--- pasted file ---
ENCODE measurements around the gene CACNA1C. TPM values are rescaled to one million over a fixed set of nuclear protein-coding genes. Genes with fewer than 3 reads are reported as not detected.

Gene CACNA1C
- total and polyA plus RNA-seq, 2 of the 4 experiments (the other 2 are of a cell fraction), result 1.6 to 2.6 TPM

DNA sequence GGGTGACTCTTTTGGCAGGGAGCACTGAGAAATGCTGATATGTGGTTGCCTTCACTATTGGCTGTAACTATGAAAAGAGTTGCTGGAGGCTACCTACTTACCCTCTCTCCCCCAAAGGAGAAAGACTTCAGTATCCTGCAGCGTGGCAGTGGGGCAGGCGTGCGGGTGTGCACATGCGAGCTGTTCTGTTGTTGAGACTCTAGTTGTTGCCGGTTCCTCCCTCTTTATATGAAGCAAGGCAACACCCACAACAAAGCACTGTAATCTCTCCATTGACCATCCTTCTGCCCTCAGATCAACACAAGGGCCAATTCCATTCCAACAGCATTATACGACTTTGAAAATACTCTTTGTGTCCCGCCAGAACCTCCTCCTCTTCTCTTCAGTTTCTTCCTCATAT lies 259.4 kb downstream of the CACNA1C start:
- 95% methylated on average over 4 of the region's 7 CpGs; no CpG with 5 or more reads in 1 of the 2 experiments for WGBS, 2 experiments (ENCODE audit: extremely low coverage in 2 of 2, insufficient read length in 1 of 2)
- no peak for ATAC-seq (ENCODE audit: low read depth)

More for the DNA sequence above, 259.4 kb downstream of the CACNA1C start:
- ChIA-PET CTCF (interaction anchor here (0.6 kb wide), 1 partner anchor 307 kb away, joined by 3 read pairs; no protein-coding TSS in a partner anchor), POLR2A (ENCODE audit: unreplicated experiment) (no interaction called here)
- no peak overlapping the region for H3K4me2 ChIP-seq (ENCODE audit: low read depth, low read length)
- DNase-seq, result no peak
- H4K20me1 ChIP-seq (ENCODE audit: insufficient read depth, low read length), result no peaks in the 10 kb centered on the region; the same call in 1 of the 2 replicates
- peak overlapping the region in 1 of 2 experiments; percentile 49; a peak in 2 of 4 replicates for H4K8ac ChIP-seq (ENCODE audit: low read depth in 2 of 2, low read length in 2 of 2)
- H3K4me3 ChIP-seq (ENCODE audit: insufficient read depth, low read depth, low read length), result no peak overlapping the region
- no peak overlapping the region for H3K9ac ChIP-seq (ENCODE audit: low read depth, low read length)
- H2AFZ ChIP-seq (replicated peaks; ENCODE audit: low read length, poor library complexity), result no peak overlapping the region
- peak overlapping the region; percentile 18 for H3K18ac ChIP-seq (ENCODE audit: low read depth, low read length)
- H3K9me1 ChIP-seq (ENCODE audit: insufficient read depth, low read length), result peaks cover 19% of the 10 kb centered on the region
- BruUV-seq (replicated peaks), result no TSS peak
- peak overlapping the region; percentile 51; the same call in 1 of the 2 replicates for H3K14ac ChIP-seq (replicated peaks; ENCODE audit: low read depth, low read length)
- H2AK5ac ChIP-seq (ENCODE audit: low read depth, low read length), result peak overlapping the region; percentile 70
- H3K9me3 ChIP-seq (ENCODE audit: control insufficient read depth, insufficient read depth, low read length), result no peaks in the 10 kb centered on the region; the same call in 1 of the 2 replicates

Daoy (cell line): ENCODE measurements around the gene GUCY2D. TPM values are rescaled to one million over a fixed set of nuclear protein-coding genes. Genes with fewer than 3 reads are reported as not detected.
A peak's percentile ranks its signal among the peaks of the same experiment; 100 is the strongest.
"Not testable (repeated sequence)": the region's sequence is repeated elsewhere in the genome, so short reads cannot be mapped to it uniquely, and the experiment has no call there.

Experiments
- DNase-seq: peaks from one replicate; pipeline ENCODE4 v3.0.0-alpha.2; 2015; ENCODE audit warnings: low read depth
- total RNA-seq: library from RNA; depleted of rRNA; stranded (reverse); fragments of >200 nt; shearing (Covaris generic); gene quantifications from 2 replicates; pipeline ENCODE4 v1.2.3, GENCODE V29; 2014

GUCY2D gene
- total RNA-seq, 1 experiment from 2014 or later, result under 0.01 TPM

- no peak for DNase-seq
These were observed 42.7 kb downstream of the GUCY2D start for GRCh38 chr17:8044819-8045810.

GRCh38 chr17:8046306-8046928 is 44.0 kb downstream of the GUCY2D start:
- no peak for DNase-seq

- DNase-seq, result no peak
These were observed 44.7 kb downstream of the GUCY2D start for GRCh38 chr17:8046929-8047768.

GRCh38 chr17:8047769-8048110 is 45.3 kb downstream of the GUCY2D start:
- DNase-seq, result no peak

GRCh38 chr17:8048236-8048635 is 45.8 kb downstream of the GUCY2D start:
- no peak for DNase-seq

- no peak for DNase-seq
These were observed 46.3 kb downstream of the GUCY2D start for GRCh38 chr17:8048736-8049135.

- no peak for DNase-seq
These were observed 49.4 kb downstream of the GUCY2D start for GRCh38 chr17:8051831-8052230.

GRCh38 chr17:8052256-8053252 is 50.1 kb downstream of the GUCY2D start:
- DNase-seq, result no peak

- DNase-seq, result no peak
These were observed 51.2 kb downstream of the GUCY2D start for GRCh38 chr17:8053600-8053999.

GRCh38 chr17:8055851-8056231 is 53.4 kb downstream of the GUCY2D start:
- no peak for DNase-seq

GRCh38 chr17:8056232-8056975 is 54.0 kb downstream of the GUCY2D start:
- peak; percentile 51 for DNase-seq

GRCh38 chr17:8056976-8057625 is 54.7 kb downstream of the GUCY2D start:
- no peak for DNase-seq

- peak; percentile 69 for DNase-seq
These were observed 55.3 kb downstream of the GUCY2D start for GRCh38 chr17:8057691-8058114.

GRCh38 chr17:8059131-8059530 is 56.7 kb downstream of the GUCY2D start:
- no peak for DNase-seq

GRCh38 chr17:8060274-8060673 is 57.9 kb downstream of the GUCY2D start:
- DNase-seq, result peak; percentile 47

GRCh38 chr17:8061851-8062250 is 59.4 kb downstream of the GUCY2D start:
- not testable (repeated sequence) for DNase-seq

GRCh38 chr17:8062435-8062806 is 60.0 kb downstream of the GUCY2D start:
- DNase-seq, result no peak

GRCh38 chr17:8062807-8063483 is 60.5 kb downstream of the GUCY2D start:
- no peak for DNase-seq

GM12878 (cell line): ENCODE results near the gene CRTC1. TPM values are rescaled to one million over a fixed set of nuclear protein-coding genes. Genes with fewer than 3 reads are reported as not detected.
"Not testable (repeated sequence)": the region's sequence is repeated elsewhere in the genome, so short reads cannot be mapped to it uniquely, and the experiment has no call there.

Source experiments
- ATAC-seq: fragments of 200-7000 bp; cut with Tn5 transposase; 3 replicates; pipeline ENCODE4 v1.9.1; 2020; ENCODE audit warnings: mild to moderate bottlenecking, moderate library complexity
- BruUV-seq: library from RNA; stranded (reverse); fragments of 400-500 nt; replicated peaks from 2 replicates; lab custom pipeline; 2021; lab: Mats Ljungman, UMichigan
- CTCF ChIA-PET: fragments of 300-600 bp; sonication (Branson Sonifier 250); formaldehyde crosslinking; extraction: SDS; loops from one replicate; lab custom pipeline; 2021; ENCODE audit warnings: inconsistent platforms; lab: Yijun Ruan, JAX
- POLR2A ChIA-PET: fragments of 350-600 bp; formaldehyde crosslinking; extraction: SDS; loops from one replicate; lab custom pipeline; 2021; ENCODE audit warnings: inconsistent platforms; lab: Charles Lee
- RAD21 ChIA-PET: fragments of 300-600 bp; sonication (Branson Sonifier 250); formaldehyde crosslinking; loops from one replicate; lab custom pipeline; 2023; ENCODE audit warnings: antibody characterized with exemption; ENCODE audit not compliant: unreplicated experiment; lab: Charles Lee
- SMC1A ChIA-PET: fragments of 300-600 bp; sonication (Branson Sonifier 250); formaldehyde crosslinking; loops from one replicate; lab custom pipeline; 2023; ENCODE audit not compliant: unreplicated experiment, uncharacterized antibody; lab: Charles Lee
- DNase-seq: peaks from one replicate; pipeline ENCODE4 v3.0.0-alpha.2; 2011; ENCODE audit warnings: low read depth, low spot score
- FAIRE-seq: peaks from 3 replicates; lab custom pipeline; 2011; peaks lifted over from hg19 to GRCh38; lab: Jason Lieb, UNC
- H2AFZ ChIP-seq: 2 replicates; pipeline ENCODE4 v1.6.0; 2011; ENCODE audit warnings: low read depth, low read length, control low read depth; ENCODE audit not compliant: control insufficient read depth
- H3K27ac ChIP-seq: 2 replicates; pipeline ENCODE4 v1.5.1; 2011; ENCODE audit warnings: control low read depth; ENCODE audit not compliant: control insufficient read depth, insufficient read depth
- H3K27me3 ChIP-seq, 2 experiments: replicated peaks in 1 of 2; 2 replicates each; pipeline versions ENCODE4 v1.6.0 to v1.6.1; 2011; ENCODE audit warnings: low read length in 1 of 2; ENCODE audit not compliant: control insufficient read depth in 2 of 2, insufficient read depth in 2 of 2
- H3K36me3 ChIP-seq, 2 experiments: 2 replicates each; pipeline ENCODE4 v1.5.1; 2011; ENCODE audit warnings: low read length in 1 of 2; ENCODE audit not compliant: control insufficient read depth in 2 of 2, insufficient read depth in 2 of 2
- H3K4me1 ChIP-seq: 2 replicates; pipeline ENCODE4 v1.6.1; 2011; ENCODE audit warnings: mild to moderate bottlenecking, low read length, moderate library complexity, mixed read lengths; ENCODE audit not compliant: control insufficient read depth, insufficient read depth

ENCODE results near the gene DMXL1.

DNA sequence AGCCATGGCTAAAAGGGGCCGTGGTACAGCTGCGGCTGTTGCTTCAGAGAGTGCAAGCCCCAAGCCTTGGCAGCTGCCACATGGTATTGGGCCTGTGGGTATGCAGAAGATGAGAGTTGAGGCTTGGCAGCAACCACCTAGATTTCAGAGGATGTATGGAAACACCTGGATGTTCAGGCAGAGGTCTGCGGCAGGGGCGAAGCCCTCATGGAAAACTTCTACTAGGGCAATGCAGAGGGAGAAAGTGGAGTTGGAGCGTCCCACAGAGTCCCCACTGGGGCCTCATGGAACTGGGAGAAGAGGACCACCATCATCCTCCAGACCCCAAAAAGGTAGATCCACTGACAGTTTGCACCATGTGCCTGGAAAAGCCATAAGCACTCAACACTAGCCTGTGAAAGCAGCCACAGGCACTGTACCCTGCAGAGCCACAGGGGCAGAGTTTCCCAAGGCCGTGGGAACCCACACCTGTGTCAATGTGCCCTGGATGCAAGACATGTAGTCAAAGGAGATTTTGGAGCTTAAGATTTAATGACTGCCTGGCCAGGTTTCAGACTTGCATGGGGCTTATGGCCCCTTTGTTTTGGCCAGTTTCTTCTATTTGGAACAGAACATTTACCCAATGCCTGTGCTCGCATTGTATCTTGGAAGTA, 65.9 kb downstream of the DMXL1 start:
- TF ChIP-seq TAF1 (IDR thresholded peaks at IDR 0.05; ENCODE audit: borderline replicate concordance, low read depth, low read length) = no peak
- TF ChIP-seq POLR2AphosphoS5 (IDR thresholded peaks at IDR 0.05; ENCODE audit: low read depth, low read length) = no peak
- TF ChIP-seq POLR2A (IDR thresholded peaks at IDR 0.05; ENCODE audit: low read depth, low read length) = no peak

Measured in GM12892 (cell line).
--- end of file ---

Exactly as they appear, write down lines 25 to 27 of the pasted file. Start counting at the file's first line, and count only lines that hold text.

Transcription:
Experiments
- DNase-seq: peaks from one replicate; pipeline ENCODE4 v3.0.0-alpha.2; 2015; ENCODE audit warnings: low read depth
- total RNA-seq: library from RNA; depleted of rRNA; stranded (reverse); fragments of >200 nt; shearing (Covaris generic); gene quantifications from 2 replicates; pipeline ENCODE4 v1.2.3, GENCODE V29; 2014